Sarajevo is a one of a kind city, and perhaps the most unique in Europe. The city of Sarajevo has always contained a mix of cultures. The buildings of the city itself can visibly be recognized as a fusion of both Austrian-Hungarian and Ottoman architecture.
Some women will be walking down the street showing their midriffs, while others will be dressed in full burkas. Since transportation options for getting to the city are quite limited, Sarajevo remains off the beaten path for most travelers. This unique and authentic feel of both the city and its people, unspoiled by massive tourism, is what I loved about the city. The Bosnian people that I met were incredibly friendly, welcoming and helpful.
The city is still recovering both emotionally and physically from the terror that took place there during the war years. There is massive unemployment and economic hardship. In parts of the city, running water is still rationed at night. So you may want to double check your accommodation’s water capabilities, especially if a late night shower is important to you.
Olympic Bobsled Track
There remnants of the bobsled track used during the 1984 Winter Olympic games remain on a hillside above Sarajevo. I recommend taking a taxi to the top of the mountain, and then walking back down the tracks towards the city. This is a worthwhile way of spending a couple hours of an afternoon.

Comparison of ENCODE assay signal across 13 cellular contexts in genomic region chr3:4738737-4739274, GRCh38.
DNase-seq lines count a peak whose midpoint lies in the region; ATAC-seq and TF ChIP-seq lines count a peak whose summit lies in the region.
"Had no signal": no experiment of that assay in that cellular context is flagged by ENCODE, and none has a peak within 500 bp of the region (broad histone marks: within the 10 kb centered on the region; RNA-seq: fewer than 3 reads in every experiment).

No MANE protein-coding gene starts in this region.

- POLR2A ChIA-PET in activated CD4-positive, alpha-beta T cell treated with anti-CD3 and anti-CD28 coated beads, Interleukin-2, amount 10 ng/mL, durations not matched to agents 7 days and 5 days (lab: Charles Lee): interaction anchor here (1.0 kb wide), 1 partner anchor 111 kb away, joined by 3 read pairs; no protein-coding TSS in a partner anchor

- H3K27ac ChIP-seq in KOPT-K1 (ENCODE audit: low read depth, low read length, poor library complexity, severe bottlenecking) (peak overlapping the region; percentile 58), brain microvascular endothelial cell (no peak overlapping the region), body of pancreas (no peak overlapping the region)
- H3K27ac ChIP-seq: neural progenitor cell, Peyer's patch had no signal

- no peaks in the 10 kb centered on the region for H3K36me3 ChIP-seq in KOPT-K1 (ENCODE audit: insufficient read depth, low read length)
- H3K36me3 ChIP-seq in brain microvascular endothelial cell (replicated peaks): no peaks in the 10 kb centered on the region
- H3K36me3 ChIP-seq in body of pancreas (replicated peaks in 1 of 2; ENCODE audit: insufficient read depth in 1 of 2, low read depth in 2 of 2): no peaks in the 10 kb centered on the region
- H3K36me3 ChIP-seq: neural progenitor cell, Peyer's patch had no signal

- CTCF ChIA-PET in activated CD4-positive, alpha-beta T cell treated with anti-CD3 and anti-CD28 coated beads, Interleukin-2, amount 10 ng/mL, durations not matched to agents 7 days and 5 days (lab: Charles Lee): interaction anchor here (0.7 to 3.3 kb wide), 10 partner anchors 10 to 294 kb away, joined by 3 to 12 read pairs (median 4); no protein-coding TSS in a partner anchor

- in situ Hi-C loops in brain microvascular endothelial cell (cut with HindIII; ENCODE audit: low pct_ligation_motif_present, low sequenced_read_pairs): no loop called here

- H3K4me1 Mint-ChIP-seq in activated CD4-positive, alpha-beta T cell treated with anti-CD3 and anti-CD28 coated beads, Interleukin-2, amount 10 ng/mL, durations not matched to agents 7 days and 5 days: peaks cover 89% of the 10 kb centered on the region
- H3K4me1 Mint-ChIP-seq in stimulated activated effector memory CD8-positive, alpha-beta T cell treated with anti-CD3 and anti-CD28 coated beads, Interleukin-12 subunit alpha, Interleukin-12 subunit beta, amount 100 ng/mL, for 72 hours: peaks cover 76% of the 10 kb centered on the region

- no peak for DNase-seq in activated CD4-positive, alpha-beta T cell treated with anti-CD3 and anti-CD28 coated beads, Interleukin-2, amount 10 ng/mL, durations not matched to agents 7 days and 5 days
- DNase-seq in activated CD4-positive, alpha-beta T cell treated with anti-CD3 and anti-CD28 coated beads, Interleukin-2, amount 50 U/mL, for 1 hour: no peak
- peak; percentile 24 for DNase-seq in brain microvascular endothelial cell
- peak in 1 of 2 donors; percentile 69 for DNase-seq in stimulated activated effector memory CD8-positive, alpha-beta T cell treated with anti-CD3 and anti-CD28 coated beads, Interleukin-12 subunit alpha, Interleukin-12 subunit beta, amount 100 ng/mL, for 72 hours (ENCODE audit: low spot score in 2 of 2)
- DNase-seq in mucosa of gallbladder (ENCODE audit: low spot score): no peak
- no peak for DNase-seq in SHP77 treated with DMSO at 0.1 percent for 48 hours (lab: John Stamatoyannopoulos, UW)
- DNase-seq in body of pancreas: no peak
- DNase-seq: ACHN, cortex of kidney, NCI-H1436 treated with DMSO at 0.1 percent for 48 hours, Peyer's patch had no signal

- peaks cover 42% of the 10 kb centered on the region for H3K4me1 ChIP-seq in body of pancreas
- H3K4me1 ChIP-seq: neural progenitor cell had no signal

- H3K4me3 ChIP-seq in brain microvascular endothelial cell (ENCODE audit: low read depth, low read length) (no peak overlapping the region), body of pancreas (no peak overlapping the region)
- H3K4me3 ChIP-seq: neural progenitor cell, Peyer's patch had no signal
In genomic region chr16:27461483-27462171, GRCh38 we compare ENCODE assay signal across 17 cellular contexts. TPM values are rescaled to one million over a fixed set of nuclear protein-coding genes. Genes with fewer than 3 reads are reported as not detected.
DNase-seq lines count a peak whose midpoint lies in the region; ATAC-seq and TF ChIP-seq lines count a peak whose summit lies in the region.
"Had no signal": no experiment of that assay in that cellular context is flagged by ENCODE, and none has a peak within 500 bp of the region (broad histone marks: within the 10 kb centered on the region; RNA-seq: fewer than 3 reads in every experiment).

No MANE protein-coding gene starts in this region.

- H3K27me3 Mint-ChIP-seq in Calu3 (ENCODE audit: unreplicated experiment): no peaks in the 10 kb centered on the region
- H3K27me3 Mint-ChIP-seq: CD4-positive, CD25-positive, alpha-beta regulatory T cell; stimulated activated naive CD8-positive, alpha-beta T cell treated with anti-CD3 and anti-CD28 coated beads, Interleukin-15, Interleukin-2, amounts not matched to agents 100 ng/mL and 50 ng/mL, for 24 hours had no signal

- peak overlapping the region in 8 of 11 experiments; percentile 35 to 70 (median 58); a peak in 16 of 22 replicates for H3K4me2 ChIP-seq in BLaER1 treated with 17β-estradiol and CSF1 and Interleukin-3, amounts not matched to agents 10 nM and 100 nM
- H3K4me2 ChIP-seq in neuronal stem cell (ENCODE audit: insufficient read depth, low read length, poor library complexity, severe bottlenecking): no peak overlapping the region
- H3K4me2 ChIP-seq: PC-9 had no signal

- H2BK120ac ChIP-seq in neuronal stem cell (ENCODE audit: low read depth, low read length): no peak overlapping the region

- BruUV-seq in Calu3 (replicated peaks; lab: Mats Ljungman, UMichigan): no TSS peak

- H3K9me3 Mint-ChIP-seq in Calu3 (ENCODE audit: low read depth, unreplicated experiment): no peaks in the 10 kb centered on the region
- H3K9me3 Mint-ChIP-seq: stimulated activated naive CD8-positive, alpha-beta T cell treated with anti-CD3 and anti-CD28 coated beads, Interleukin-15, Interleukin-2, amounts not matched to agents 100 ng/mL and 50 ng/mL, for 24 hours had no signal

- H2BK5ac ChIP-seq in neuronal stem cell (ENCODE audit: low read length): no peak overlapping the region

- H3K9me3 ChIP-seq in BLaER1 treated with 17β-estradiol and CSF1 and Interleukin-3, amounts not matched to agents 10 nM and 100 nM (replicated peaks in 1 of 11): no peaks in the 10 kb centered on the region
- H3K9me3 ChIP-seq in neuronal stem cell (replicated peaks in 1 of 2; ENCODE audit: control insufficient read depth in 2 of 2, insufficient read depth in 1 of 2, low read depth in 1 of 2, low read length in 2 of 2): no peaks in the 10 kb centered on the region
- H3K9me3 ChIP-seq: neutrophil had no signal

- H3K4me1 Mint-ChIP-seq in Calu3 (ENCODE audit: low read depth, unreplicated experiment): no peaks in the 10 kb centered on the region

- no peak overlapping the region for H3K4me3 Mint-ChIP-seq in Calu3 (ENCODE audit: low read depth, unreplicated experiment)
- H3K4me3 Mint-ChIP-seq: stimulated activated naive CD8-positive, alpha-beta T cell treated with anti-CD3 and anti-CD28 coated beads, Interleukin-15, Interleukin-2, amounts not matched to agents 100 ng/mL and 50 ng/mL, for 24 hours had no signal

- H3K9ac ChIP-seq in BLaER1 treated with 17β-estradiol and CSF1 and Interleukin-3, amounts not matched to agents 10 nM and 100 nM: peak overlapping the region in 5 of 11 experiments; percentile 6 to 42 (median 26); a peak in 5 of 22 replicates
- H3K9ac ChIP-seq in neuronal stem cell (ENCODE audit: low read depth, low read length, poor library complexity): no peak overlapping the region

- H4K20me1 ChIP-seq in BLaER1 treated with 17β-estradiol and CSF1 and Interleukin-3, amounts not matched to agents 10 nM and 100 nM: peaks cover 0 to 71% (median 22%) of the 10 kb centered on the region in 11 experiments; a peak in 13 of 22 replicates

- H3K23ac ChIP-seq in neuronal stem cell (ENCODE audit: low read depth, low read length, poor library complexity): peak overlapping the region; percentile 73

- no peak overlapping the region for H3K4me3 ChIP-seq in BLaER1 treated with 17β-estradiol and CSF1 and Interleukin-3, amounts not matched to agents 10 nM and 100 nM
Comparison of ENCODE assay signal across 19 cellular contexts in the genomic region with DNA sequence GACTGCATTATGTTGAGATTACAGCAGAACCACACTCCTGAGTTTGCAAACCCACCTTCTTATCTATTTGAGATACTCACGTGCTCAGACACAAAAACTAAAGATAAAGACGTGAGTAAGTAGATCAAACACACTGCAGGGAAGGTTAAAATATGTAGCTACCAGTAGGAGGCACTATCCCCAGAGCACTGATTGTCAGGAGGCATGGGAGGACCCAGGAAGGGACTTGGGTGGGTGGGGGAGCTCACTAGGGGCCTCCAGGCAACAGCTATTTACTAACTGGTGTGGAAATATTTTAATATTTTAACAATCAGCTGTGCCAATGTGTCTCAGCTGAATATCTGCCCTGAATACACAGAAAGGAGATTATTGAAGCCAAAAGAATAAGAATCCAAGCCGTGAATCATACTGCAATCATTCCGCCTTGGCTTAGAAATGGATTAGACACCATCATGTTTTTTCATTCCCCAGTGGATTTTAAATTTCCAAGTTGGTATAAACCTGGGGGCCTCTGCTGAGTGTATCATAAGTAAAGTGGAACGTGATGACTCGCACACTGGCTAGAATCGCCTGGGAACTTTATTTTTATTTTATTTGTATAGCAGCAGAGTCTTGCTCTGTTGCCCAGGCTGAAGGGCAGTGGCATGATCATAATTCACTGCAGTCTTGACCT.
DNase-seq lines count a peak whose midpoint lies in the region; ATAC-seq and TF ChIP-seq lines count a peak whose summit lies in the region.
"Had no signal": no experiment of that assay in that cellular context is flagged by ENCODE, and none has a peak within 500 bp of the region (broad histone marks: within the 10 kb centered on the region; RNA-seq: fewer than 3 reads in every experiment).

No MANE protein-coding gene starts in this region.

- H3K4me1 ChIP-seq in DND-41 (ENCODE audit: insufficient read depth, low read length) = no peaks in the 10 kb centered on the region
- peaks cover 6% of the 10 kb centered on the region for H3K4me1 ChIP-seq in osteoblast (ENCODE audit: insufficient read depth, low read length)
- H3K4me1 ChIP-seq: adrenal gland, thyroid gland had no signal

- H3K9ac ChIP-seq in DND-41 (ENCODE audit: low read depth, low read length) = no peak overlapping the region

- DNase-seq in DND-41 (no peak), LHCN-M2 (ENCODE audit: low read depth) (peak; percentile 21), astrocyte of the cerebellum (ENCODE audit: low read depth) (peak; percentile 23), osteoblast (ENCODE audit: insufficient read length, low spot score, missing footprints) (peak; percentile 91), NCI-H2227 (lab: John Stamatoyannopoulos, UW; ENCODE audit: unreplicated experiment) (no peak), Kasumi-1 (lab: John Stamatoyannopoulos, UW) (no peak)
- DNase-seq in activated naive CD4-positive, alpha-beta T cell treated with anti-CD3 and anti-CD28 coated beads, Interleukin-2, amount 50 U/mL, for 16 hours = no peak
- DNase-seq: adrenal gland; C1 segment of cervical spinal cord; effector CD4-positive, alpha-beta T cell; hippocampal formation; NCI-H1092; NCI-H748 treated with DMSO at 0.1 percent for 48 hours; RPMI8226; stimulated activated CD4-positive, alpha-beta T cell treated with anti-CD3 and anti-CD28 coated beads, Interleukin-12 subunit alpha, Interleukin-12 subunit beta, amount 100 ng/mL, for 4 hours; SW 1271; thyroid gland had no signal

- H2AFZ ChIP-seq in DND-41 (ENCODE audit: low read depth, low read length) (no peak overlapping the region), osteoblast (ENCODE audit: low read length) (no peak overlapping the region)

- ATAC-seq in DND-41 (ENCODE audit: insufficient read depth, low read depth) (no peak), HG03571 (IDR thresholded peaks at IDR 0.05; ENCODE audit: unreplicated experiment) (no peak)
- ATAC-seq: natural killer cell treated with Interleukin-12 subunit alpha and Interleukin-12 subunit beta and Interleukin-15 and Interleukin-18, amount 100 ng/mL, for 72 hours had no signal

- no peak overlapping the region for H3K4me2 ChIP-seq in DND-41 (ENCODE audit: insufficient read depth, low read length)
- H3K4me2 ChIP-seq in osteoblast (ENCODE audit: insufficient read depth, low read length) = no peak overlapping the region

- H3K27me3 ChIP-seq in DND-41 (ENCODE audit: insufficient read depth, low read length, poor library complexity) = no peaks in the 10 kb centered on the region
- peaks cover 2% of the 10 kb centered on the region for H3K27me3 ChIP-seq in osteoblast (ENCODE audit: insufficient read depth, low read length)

Sarajevo Tunnel (Tuneli 1, Sarajevo 71000, Bosnia & Herzegovina)
An underground tunnel was built near the airport to resupply the city while it was under siege. A portion of this tunnel still exists today and can be visited along with an accompanying museum about it.
I didn’t want to pay for an official tour or a taxi, so I used local transport to get dropped off close by the tunnel/museum. This required me to take a tram from the city center to a bus station, and then a bus to near the airport/tunnel, and then walk less than a quarter of a mile. You will likely need to get help from a local to figure out how to accomplish this. It will be a bit of an adventure given the language barrier, unreadable signs, and figuring out the correct bus to get on.
Gallery 11/07/95 (Trg fra Grge Martića 2/III, 71000 Sarajevo)
This is a very powerful art gallery that shows images and films that capture life during the war years. The gallery does an excellent job at showing the resilience of people who must live continuously for years while trapped in a conflict zone.
City Pub (Hadžiristića bb, Sarajevo 71000)
The main bar located in the city center; a good place to socialize any night of the week.
Cinema (Mehmeda Spahe 20, Sarajevo 71000, Bosnia & Herzegovina)
The primary club in Sarajevo, converted from an old cinema.
Rock & Jazz Club Underground (Maršala Tita 56, 71000 Sarajevo)
This club is both literally and figuratively underground. The entrance to the stairs that lead down to the club can be a bit hard to find. This was my favorite bar in Sarajevo, due to its live music, atmosphere, and low prices.by